Diabetes (or diabetes mellitus) has two main types: Type 1 and Type 2. In this section we will be talking about Type 1. For more information on Type 2 diabetes, please click here.
Type 1 diabetes, also known as insulin dependent diabetes, develops when the insulin producing cells in the pancreas have been destroyed and the body stops producing its own insulin. The body needs insulin to turn food into energy so, without it, blood sugar levels rise resulting in too much sugar in the blood.
Type 1 diabetes generally affects children and young adults of both sexes and will usually become apparent before the age of 40.
The exact cause of diabetes is unknown but it is thought to be a problem with the immune system, known as an autoimmune disease. This is where the body believes healthy cells are foreign invaders so attacks and damages them instead of fighting to protect them.
In type 1 diabetes the body attacks the insulin-producing cells. The following risk factors may also play a role:
There are a few myths associated with diabetes. It isn’t true that eating too many sweets causes diabetes. Diabetes is also not contagious; you cannot catch diabetes from somebody with the condition.
Symptoms are similar for both types of diabetes. However, Type 1 diabetes may develop quickly in a matter of days or weeks, whereas type 2 diabetes can develop gradually. Symptoms of Type 1 diabetes include:
The onset of diabetes can be rapid or very gradual. If undiscovered, patients can develop serious complications such as blindness, kidney disease, impotence and nerve damage that could lead to amputation.
Studies show that people with undiagnosed diabetes also have a higher risk of coronary heart disease and strokes. Therefore early diagnosis is important and beneficial.
If you have any of the symptoms mentioned above or suspect you might have diabetes you must visit your doctor.
Diabetes is often diagnosed by a doctor during routine urine or blood tests when the test shows the presence of glucose. If you suspect you have diabetes your doctor may give you a simple dip urine test to look for the presence of glucose in your urine.
Normally, there should be no sugar in urine but when the levels of glucose in the blood rise above normal, glucose is spilled into the urine by the kidneys. This is why diabetes symptoms, such as excessive urination and genital itching, occur. If sugar is present in urine, it is a good indicator of diabetes.
If an initial screening test shows glucose in urine you’ll need a further blood test, which measures the actual amount of glucose in the blood. We have a blood glucose monitoring system available on this website which gives an accurate picture of your blood glucose level at the time of the test. More information: Blood Glucose Test
If the level of glucose present is borderline, your doctor may want you to undergo another blood test which is carried out after fasting overnight. Alternatively, your doctor may recommend a HbA1c test, which looks at long-term sugar levels.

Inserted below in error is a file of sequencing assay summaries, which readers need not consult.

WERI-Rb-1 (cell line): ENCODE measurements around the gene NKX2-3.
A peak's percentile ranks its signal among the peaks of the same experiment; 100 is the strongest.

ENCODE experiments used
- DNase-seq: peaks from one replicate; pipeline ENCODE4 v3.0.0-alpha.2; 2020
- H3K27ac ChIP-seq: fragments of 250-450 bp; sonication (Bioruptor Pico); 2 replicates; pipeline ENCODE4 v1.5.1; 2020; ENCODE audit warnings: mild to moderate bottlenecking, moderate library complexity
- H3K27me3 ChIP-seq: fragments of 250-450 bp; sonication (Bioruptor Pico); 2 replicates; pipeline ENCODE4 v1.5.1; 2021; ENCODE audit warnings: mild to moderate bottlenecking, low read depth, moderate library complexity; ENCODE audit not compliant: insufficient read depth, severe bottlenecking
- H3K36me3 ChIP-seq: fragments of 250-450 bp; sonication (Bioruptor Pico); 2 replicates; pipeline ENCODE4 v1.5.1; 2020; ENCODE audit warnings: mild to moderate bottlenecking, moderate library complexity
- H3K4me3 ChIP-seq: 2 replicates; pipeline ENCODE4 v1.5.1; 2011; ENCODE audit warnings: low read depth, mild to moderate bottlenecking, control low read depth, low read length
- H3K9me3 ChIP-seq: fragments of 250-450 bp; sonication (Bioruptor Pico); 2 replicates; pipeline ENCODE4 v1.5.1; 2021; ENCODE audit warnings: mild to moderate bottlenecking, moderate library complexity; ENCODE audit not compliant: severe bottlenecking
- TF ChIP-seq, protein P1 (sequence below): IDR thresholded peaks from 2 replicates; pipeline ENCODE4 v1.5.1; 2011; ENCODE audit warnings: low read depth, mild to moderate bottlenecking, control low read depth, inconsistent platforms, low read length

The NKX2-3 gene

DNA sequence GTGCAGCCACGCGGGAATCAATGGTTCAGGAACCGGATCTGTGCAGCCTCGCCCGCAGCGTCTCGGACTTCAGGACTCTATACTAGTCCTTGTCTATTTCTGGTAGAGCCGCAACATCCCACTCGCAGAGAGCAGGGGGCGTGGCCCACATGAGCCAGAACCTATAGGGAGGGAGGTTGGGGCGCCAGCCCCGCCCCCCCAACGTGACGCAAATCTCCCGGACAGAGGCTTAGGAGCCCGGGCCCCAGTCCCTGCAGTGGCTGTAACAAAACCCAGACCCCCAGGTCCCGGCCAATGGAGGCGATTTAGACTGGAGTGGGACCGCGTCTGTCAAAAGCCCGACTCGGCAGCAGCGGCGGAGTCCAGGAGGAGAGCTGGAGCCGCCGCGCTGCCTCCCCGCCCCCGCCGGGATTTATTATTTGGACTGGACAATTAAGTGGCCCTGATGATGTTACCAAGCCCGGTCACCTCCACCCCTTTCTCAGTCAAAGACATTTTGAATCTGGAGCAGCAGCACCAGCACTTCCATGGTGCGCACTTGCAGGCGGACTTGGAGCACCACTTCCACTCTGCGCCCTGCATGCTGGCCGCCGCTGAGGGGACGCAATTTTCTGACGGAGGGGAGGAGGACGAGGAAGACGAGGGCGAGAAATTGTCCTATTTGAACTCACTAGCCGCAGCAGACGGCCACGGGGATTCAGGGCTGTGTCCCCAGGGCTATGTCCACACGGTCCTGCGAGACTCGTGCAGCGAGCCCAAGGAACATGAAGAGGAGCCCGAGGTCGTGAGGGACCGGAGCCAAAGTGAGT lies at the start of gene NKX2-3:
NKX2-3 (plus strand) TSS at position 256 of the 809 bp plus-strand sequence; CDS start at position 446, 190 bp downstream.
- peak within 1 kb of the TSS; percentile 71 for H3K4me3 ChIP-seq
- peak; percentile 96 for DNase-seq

The primary aim of treatment is to keep blood glucose levels stable; the quicker levels are brought under control the better long-term health prospects.
Type 1 diabetes requires insulin injections for the rest of your life. Insulin can only be given by injection because if it was given by tablet your stomach juices would destroy the insulin.
It is important that insulin levels are managed and blood sugar is monitored regularly. If you take too much insulin it can make blood sugar levels drop, which can result in hypoglycaemia. If blood sugar levels become too high a condition called hyperglycaemia can develop.
You will also have to stick to a healthy diet and limit your consumption of sweet sugary foods. This will involve carbohydrate, fat and protein counting.
Read more about treatment for Type 1 diabetes
You will need to monitor your blood glucose levels regularly and you should aim to keep the levels between 4 and 7 mmol/L before meals, and less than 9mmol/L after a meal.
The HbA1c test that measures glucose levels will also be carried out regularly by your GP to check what your glucose levels have been like over the previous months.
Diabetes affects people differently. Some people may not develop any complications whereas others can really suffer. Either way, it’s important to know what complications can occur so you know what to look out for:
For more detailed information on the various complications, please click here.
To avoid complications, it’s essential you take control over your glucose levels, maintain a healthy weight, stop smoking, limit alcohol intake and take regular exercise.
There is currently no cure for diabetes. However, the good news is that it can be controlled and managed with treatment and self-care. Once you get used to the routine of testing your glucose levels and taking medication, it will become part of your everyday life, like brushing your teeth.
It doesn’t need to stop you enjoying life. It is predicted that 5 million people in the UK will be living with diabetes by 2025 – you are not alone and there is a great deal of help available.
Learn more about diabetes: